I have significant degenerative disc disease in my back with some scoliosis. My MRI scan looks like a pretzel, yet there is almost nothing that I can’t do. I do posture based exercises, work on my core and frequent long walks. I don’t have much back pain and take no medications.
I was told by a physician years ago that I should have surgery. Fortunately, I ignored his advice.
I have been suffering from lower backpain for a number of years. In April last year I had an epidural block to take care of the pain.To my dismay the relief lasted only one week.Then after the advice of my md I slowly srarted walking.We live in a hilly neighbourhood and walking was agony.When on holiday at the seaside I went for daily walks on the beach without any discomfort.Could you please explain why?
consider “healing back pain” by Dr John Sarno. he has a couple other books too. he’s a back surgeon who has spent a lot of time talking people out of back surgery. his basic premise is that when we don’t deal with our “stuff” we tighten up, particularly creating pressure on the sciatic nerve, but others as well. he argues that the stress of carrying around problems and not acknowledging them is the source of much of our pain. e.g. he critiques the notion that bulging discs cause back pain. the problem is that many people with bulging discs have no pain, and many people with pain have no bulging discs.
anyway, he’s well worth a read, or simply youtube him for interviews.
I had a similar experience and had similar results. I walk 3 miles per day, am pain free, and have a much happier dog.
I used to suffer terrible lower back pain, usually as a result of sailing or rowing in rough sea and found that it was impossible to walk more than half a mile or so before the back pain kicked in again.
I then tried Nordic Walking and it was a revelation! No more pain, making walking a thoroughly enjoyable experience again.
I have no commercial links with any Nordic Walking outfits: just want to point out something that worked for me 🙂
Walking is a wonderful thing, and isn’t just beneficial for backs, in my experience.
I walk every day, to keep my knees working as much as for other benefits… such as keeping my sanity with a little ‘me’ time in a busy life, for getting out into the fresh (well, fresh-ish) air and making the most of the sunshine when we get it, for keeping asthma at bay, and for helping keep my weight within sensible limits.
So, my advice – come rain or shine, get out there and walk 🙂
Regarding Michael’s comment. See my previous post.
I am a Nordic Walking Instructor and we run this as part of our commuity walking programme in Pendle, Lancashire. We have seen many benifits as you say. People with bad knees and bad backs get the help from the poles which if done correctly can drive your forwards. In the later parts of the technique we also encourege slight upper back rotation from the shoulders adding gentle motion to the Thoratic Spine. Once you get over the jokes ‘have you forgot your skiies’ its are very enjoable way to walk.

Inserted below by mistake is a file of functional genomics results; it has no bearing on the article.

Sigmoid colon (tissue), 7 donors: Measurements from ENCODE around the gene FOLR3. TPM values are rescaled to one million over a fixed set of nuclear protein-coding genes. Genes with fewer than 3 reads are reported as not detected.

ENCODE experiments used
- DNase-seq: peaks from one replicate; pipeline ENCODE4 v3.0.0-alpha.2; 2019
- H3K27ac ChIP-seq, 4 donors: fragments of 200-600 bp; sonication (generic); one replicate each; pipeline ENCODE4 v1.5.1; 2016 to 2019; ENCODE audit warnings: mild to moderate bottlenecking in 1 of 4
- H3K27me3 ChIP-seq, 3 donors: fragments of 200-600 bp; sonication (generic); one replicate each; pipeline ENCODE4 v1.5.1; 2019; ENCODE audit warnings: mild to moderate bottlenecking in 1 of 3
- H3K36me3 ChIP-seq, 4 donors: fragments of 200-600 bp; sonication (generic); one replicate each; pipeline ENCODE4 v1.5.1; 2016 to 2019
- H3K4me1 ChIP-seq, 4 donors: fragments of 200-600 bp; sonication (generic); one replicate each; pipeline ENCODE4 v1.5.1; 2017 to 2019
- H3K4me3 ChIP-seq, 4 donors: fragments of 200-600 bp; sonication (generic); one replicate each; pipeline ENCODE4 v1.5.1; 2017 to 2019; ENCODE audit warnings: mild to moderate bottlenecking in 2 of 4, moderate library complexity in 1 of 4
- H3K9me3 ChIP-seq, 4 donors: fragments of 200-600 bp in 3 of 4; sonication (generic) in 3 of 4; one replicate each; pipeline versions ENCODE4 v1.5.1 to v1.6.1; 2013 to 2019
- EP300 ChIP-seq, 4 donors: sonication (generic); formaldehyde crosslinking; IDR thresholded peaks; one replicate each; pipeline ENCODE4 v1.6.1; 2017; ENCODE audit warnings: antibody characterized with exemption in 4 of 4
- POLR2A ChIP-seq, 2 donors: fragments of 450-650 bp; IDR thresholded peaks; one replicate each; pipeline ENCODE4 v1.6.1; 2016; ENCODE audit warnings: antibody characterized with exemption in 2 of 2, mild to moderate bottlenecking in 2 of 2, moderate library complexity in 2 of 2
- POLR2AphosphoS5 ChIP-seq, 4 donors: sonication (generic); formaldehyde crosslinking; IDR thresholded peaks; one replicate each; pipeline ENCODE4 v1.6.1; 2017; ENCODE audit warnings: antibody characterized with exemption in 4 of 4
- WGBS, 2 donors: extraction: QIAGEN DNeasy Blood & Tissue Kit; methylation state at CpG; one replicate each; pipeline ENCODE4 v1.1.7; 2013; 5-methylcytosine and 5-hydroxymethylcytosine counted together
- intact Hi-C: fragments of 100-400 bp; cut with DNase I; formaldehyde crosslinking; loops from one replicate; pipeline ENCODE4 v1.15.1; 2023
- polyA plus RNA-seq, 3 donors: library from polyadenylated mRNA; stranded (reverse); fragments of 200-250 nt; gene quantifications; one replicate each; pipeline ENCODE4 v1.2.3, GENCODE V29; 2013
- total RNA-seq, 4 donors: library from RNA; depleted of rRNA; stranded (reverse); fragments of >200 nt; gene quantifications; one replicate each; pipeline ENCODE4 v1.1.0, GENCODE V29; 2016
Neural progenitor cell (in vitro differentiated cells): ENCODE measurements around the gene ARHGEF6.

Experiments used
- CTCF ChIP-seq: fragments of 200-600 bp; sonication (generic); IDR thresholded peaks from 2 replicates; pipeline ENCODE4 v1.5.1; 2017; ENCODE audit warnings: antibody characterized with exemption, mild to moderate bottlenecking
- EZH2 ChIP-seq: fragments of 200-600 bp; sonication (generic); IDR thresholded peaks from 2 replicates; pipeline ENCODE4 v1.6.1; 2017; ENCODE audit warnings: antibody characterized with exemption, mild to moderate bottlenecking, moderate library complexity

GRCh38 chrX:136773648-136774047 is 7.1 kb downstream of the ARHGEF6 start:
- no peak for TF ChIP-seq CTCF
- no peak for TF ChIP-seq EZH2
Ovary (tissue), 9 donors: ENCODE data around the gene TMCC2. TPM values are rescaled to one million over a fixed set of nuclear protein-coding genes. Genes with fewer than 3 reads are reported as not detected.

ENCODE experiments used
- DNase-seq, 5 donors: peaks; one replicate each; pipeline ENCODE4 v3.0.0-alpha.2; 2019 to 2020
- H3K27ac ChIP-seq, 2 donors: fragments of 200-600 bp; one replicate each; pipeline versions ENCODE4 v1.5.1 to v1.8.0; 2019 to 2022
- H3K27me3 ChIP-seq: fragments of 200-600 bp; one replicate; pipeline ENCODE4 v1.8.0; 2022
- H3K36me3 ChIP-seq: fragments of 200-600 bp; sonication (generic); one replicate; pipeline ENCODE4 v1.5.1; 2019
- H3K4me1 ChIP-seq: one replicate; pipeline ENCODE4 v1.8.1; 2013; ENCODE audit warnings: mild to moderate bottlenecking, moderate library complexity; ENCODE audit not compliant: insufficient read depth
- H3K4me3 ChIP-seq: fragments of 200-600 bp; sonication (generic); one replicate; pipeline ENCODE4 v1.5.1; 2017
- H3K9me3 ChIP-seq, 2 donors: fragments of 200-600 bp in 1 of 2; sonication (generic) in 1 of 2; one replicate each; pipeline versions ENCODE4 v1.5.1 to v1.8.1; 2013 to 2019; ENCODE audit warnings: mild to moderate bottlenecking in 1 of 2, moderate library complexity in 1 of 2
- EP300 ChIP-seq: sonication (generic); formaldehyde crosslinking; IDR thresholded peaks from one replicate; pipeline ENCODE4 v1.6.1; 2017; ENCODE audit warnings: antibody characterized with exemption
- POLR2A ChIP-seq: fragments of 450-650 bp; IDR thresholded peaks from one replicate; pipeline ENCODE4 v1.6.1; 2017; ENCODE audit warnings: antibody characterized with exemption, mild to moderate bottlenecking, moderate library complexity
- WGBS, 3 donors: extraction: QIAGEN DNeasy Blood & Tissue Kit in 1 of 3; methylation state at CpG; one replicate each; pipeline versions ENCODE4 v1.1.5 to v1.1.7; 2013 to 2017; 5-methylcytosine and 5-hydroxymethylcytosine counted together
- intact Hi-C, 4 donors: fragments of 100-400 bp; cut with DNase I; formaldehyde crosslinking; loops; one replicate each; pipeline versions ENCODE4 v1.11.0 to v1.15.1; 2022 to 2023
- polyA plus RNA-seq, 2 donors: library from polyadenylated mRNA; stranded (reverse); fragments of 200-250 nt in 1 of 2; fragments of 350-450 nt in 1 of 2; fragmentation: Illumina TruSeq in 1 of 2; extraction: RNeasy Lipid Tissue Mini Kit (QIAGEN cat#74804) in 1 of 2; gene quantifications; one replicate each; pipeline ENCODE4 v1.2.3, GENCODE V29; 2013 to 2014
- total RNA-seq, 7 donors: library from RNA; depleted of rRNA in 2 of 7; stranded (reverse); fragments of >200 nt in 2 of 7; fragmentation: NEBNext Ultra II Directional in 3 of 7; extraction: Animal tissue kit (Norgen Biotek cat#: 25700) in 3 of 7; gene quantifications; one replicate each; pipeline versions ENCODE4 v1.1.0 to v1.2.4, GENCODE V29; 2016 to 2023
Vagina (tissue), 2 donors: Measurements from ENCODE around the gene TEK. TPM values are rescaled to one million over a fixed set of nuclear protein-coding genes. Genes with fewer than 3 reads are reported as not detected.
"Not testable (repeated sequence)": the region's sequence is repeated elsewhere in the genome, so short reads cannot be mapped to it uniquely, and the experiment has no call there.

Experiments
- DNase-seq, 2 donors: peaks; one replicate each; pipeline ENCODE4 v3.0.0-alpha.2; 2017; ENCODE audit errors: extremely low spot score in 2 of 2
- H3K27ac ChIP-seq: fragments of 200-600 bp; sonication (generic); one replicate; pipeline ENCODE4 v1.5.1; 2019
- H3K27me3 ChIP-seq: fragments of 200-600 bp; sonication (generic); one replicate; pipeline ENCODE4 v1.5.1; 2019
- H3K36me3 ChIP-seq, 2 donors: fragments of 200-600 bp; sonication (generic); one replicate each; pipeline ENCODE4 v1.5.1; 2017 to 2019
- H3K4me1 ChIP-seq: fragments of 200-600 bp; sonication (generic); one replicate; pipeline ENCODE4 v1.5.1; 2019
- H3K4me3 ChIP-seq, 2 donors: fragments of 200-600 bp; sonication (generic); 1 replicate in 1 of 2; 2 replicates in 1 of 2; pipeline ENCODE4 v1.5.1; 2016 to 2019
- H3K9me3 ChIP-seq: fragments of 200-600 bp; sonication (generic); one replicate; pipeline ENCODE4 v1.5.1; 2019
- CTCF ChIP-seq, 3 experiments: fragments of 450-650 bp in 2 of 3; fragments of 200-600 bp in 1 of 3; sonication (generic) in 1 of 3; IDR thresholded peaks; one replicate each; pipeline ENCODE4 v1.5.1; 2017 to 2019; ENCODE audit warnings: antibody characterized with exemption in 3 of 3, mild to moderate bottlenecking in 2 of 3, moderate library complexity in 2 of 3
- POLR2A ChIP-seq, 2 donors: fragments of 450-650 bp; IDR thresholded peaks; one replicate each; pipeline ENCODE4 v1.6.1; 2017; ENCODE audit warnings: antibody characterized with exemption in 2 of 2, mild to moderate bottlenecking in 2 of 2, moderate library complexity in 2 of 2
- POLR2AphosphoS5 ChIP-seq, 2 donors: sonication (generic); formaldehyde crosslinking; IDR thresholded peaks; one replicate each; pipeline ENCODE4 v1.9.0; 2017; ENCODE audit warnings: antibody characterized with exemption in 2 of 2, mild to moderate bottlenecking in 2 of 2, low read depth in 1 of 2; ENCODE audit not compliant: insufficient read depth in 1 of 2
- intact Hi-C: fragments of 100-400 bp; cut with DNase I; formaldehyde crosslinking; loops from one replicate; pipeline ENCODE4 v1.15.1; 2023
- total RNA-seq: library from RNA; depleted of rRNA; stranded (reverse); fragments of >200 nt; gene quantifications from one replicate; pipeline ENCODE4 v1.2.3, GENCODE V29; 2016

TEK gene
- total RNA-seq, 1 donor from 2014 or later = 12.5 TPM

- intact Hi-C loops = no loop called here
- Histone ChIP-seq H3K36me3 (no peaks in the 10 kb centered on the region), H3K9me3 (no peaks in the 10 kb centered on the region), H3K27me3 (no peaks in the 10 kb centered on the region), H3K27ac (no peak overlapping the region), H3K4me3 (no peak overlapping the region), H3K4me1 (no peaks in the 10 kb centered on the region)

Walking and minor pains in my lower back
I read the same article as Dr. Briffa a week ago. Suddenly I started to wonder: Why did I no longer have problems putting on my socks in the morning? No big problem, sure. As I am soon turning 67 I thought of this as something that happens to you when you grow older.
I am quite active to be 67: Biking 1-4 hours, running, paragliding, hanggliding. Before skiing and kayaking. Still I had this small back pain.
One month ago I bought a treadmill to use when reading on my Kindle reading board (easier to turn the pages while walking) and while watching TV/DVD-s.
In fact I have been walking very little except for occasional hikes in the mountains carrying a backpack.
I have now almost daily been doing some brisk walking for 60-90 minutes at a speed of 5-6 km an houron my treadmill while doing something I would do sitting before.
I guess that might be the reason why my small lower back pain has disappeared as this is the only thing that has changed during the last month.
I have only just seen Ronelle’s comment. Earthing would explain why you felt without pain walking barefoot on the beach. Living in the middle of a town we earth oursleves by sleeping on an earthing sheet at night. See the book Earthing by Clinton Ober and others http://www.amazon.co.uk/Earthing-Most-Important-Health-Discovery/dp/1591202833/ref=sr_1_1?s=books&ie=UTF8&qid=1363342031&sr=1-1
Searcher’s right – earthing is indeed a potential explanation for your experience, Ronelle.
I’ve written about earthing and my own experience with it here http://www.drbriffa.com/2012/04/18/earthing-important-discovery-or-mumbo-jumbo/.
I used to be a competitive runner in college and for years I jogged but I too started to have a lot of back pain. About 8 years ago I developed a food drop and I was told that I needed back surgery. I declined and started to do posture based exercises outlined in Peter Egoscue’s book “Pain Free”. I also started to walk on a regular basis.
I now have little or no back pain and I can do just about anything. I lift, ski, swim and participate in sports. I more or less “walked away” from surgery and have no regrets.